Area residents felt the effects of Hurricane Irene over the past weekend, which made landfall in New York as a Tropical Storm around 9 a.m. on Sunday, Aug. 28. According to local weather reports, sustained winds were around 50 mph with gusts up to 75 mph, which knocked down many trees throughout Glenwood Landing, Glen Head, Sea Cliff and Glen Cove and some power lines as well. In addition, local waters experienced a storm surge that flooded low-lying parts of the area, including Tappen Beach. Parts of Sea Cliff and Glen Cove’s small islands were evacuated in anticipation of this. Damage from flooding and downed trees left many without power well into the week.
Area residents have probably noticed many utility trucks and work crews cleaning up downed trees and power lines from Tropical Storm Irene over the past week. Many of these trucks and work crews came from other areas to help restoration efforts in Long Island.
In a press release issued on Monday, Aug. 29, LIPA stated that hundreds of line and tree crews, supported by many hundreds more customer service, operations, and support personnel, were organized to respond to widespread outages caused by the severe weather associated with Hurricane Irene. LIPA further explained that these crews would be working around the clock to restore power in all areas of the island, and that many of the off-island crews were stationed on Long Island prior to the storm. Many of these trucks were stationed at Christopher Morley Park.
Readers are writing in to the Record Pilot with questions about the ferry project.
• Some don’t know details about the construction - as in when is it due to be done, what does the design include?
• They also want to know if it is common to undergo such a project before an operator has committed. And, do we know yet what kind of service will be available from the terminal?
• Many are asking if this will stimulate the local economy and if it will benefit Glen Cove financially.
• Is the current plan a good one in your opinion?
Politics is a balancing game in this Democracy. Terrance Kelly of East Norwich, a candidate for a seat on the Oyster Bay Town Board got the news on Thursday, Aug. 18, that his name would not be on the Nov. 8 ballot on the Independence Party line – although he is a member of that group himself. His name will however be on the Democratic line.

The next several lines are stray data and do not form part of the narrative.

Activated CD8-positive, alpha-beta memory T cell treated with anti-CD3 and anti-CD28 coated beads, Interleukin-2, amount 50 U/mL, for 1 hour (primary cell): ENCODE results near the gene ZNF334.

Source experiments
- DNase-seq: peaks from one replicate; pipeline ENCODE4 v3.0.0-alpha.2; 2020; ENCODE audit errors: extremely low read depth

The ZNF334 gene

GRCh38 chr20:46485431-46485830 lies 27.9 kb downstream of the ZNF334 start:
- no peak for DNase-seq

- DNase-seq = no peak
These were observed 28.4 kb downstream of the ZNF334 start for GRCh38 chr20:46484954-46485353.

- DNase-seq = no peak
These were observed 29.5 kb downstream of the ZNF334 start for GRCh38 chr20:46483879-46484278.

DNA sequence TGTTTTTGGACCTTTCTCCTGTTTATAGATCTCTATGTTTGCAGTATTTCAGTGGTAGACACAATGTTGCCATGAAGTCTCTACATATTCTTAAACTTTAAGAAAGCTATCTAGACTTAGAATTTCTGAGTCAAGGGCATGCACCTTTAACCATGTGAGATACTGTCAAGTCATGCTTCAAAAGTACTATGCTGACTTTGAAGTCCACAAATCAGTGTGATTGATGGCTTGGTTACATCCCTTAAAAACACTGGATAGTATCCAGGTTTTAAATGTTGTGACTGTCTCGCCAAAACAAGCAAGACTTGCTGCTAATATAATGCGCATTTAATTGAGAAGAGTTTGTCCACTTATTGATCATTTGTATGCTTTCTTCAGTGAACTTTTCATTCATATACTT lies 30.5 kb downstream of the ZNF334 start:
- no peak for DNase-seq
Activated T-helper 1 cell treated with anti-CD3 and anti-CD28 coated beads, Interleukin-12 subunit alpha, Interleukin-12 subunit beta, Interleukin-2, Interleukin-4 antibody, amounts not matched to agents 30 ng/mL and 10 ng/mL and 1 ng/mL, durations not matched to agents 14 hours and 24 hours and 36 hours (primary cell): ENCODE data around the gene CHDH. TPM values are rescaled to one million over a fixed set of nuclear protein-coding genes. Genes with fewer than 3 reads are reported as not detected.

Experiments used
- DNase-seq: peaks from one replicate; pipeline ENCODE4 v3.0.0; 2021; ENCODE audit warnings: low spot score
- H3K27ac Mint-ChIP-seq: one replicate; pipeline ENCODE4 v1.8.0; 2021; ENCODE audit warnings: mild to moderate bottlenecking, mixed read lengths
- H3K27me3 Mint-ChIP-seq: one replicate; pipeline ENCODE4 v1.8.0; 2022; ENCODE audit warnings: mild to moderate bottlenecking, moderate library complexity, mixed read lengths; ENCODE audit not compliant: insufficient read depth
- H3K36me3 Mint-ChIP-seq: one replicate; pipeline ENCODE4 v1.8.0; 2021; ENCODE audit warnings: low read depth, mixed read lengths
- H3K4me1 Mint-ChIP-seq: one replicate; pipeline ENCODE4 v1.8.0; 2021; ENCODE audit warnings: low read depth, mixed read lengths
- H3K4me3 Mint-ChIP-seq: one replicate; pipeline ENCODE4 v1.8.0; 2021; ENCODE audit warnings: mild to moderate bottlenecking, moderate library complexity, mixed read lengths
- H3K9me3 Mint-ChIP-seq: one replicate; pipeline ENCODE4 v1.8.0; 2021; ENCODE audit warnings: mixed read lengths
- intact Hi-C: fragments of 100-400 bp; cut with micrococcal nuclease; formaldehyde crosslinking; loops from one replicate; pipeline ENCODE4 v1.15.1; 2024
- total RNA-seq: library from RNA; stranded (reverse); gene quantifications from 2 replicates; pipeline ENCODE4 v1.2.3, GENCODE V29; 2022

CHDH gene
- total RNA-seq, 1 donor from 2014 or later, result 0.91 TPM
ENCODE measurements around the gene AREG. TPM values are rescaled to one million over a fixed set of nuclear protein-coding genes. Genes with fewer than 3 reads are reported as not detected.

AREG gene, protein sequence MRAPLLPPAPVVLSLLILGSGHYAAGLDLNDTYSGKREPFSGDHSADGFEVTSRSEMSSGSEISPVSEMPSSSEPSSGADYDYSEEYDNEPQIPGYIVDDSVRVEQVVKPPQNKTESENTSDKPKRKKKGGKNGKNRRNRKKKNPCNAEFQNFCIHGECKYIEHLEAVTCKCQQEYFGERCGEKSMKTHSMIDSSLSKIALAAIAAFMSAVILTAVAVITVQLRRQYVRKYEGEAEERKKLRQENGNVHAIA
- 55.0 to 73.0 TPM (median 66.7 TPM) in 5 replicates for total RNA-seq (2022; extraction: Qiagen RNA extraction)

Rick Bellando, the head of the Independence Party in Nassau County said, “I’m sorry to see Terrance Kelly off the Independent line. He is definitely a strong candidate. He has a great future ahead of him. I heard many people in Oyster Bay Town are very fond of him.
The Glen Cove area has a unique relationship to that day, being connected to the city by a ferry. The community came together here, with many going far and beyond to help wherever help could be offered. Because of this, Glen Cove is organizing a memorial event on the evening of Sept. 11, 2011 at Morgan Park.
(Originally Published Sept. 13, 2001)Glen Cove tackled the unbelievable events of Sept. 11 quickly and professionally. One of the main objectives for rescue personnel in Manhattan was to transport survivors out of the immediate area and Fox Navigation made good on a promise made to Glen Cove two years ago-that is to assist the city in handling major catastrophes. Two vessels were immediately put into use for survivor evacuation from the Fox Navigation terminal at South Ferry to the terminal on Garvies Point Road in Glen Cove. After a 40 minute run from Manhattan, evacuees were met at the ferry-terminal-turned-command center by Glen Cove EMS personnel, Glen Cove Police, Locust Valley and Bayville fire department ambulance teams, county EMS squads, code enforcers, Mayor Thomas Suozzi, city agency personnel and city council members. Everyone had a job to do-whether it was administering first aid, driving a bus taking passengers to city hall phone banks, coordinating taxi service or offering a kind word.
Money. It isn’t everything, but it sure seems like it is.
This year, Anton Community Newspapers has asked our readers for input about what they would like to learn from candidates as we head into Election Day. The primary responses from readers all had to do with money - development, jobs and taxes.
Question: Nassau County is currently being sued by 41 school districts claiming to be negatively affected by the County Executive and Legislature’s majority caucus’ decision to remove the county’s “guarantee” on tax certs. If you were already a member of the Legislature when this came before that body, would you have voted for or against the idea? How do you answer schools, towns and villages who complain that local taxes must now go up in order to pay to refund assessment mistakes that take place at the county level? Do you consider this a true savings to the taxpayers in the 18th LD?
Answer: The elimination of the Nassau County Guarantee ends inequity in tax certiorari refunds; that is, the Glen Cove City School District will no longer be the only school district in Nassau County to have its residents subsidize the refunds of others without receiving reciprocal recompense.
Nassau County residents were split on County Executive Edward P. Mangano’s voted-down referendum on the borrowing of $400 million to try to keep the Islanders at the Nassau Coliseum and revitalize the “Hub” area.
If the referendum passed, the next step would have been for the Legislature to vote on the proposal. This topic, therefore, is a good way to gauge which candidate represents your viewpoint as they vie for the 18th Legislative District - which includes Glen Cove, Sea Cliff, Bayville, Locust Valley, Brookville, Glen Head, Greenvale and Jericho - Robert Germino (R) and Delia DeRiggi-Whitton (D).
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